Ever start a discussion about holding a workplace survey and hear employees grumbling that they would rather not do one? We know a lot of workplaces with this experience. To most leaders and folks in human resources, a survey sounds like a great idea, and they are excited to send them. But often, employees are not excited to participate. There are plenty of reasons why this can happen, and we know the big ones.
The quality of answers received from a survey depends a lot on the quality of the questions asked. The questions must be short, understandable, and answerable. A survey should only use words that (1) every participant will know or (2) are simply defined within the survey.
Depending on who you ask, there are 600,000 to 1,000,000 words in the English language. The average English-speaker knows about 20,000 of them, and even a college graduate typically knows about 40,000. Keep it simple! Survey questions should use words that most elementary school kids would know, and the words should not be long ones.
Using words in ways other than their common meaning is also confusing. For example, a survey should not ask employees how "engaged" they are feeling at work without defining that word. Most people do not know that "engaged" is a word that leaders use to describe employees feeling dedicated and enthusiastic. Employees might not know what it means, or they might think of when a machine or device is "engaged," or they may think of when a couple is "engaged" to be married. Instead of using words in unusual ways, surveys should use words that require no explanation or provide definitions that make their usage clear.
A trick question is "a question which is very difficult to answer, for example, because there is a hidden difficulty or because the answer that seems obvious is not the correct one." Employee surveys are not the place for trick questions. People need to feel safe to express themselves candidly.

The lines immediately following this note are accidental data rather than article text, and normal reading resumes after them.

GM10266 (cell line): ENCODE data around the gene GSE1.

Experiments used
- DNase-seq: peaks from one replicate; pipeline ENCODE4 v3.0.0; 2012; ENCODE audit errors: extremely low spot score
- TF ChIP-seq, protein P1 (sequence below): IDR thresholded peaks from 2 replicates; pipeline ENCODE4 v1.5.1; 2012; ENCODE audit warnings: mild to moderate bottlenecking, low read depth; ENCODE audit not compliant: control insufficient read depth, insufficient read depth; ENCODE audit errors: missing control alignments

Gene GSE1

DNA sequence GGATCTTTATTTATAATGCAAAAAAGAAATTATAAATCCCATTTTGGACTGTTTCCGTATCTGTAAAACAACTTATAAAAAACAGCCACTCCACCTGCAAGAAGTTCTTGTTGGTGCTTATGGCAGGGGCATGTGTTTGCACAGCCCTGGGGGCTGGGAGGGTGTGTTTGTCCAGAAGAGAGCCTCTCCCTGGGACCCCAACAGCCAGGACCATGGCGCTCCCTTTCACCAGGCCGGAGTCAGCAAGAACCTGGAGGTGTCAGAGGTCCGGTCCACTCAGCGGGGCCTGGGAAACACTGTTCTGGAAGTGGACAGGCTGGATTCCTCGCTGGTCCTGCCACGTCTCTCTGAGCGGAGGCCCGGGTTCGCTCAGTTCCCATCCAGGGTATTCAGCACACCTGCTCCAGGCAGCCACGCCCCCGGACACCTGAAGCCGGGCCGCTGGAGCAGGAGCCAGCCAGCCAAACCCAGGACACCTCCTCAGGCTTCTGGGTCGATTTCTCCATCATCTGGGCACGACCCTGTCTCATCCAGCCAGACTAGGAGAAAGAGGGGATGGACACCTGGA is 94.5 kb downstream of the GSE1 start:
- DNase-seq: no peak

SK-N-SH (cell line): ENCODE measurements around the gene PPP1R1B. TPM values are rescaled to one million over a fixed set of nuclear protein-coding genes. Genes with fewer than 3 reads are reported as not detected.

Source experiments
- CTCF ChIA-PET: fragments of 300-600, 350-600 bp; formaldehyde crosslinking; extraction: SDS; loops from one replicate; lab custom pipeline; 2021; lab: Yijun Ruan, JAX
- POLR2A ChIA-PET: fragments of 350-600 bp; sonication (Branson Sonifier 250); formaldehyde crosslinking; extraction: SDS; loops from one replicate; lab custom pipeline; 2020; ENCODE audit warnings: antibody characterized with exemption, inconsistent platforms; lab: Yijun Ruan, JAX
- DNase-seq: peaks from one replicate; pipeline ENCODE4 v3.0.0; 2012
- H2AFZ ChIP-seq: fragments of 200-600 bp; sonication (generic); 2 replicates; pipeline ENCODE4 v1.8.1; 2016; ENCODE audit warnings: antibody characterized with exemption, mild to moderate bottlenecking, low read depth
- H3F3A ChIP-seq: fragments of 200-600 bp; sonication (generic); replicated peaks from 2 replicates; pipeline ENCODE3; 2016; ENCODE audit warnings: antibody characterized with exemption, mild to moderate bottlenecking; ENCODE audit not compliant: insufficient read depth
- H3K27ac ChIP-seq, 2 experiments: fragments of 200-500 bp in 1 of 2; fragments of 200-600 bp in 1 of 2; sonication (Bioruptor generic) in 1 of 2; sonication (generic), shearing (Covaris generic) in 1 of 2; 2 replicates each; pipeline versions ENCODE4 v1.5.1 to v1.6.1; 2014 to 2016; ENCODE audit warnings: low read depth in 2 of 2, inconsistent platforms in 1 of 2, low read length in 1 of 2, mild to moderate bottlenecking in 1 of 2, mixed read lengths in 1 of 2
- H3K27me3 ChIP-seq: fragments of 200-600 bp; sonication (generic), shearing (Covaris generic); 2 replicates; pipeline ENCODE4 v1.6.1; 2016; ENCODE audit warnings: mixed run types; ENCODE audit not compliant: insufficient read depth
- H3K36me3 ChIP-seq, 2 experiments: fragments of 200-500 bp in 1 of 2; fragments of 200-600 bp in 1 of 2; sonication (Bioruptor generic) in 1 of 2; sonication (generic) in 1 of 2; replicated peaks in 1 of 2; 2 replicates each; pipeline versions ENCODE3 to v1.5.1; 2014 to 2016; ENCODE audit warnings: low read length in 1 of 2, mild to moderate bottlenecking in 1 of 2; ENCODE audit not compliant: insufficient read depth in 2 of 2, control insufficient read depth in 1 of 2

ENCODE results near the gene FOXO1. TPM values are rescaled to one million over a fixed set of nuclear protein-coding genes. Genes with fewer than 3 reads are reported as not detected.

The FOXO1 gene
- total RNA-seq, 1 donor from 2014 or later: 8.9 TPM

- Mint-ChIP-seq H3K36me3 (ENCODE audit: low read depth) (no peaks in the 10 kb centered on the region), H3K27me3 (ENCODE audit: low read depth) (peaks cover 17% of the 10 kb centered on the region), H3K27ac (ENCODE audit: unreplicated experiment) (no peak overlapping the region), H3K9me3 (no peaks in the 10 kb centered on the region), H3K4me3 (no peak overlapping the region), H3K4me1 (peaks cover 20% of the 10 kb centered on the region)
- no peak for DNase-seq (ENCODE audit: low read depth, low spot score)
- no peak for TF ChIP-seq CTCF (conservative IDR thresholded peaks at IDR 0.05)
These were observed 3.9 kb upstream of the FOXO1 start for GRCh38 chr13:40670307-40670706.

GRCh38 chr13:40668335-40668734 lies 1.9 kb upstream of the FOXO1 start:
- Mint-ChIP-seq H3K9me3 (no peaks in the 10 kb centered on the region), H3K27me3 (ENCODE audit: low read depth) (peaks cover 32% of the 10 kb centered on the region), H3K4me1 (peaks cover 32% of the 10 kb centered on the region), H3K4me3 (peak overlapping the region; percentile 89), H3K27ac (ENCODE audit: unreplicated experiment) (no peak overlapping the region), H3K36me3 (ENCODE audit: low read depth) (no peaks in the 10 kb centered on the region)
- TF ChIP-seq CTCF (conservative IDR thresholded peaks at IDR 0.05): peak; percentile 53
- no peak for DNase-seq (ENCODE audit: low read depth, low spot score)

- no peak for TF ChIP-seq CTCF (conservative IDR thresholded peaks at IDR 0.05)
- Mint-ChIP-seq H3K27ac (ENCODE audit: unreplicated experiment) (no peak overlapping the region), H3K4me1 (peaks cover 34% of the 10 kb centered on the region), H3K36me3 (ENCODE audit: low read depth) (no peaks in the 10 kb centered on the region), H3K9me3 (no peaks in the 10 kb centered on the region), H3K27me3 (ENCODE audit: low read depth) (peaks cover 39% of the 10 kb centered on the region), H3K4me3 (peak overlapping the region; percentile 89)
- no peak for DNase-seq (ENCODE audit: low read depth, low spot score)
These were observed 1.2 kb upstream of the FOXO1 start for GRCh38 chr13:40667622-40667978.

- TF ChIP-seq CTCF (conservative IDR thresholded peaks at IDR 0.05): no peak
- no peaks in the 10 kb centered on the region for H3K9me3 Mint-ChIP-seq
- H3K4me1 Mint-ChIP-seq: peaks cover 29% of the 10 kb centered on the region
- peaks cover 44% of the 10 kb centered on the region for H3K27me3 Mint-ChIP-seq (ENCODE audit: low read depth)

Employee surveys sometimes include questions that challenge employees to show their knowledge about the company or industry. These make people feel like they are being tested and they should not be included in employee sentiment surveys. Instead, let team leaders, training resources, and mentors help employees learn key information about the company.
Employee surveys also sometimes have tricky ways of asking or answering questions. The most common cause of trickiness is when the question includes one or more negative words (like "not"), and the answer selections prompt the employee to say how much they agree or disagree. For example:
I do not have problems understanding assigned work.
For employees to choose one of these requires a series of mental steps that are may not get them the answer they intended—and it feels frustrating for them!
Things that People Don't Care About
It's no surprise: people will only answer (or answer thoughtfully) about subjects they care about. Questions work when they focus on thoughts, feelings, and needs that employees have some experience or connection with. If you want to see more apathetic answers and lower participation, ask questions about subjects that not everyone cares about, like sustainability programs, volunteering, and company charitable works. These are great things, but many employees do not relate to them. Survey questions should focus on employees' jobs, compensation, and feelings. To get feedback on optional initiatives, open an optional place for feedback elsewhere.
Dragging out the Survey too Long
Researchers have studied this, and to get the best participation and accurate results, surveys should be easy to complete in ten minutes or less. If the questions are well-written, that shouldn't be more than about 40 simple questions. Many major workplace surveys run upwards of 100 questions, or they waste a lot of time on extra steps or administrative details. As soon as employees are stuck answering questions for more than 10 minutes, they'll be much more likely to quit the process or start rushing through the answers—and neither of these are good for the quality of the results.
Keeping Tabs on Who Said What
Of all the mistakes in workplace surveys, this one is the biggest. Surveys will fail if they do not keep responses anonymous.
Many employees will skip non-anonymous surveys altogether, while others will alter their answers to say what they think leaders would like to hear. After all, they may imagine that their job could be in danger if the results make the bosses unhappy. Instead, surveys should be designed and deployed so that participants' identities can never be associated with their answers. Those conducting the survey should assure participants that it's impossible for anyone to know what answers they gave.
Does this list ring true? We know it is, and that's why our surveys are built better. At Amazing Workplace, our Employee Happiness Survey™ is the best in the world, using the latest research and cutting-edge technology to get great participation and make completing the survey a pleasure. Check us out here, or can email us at email@example.com!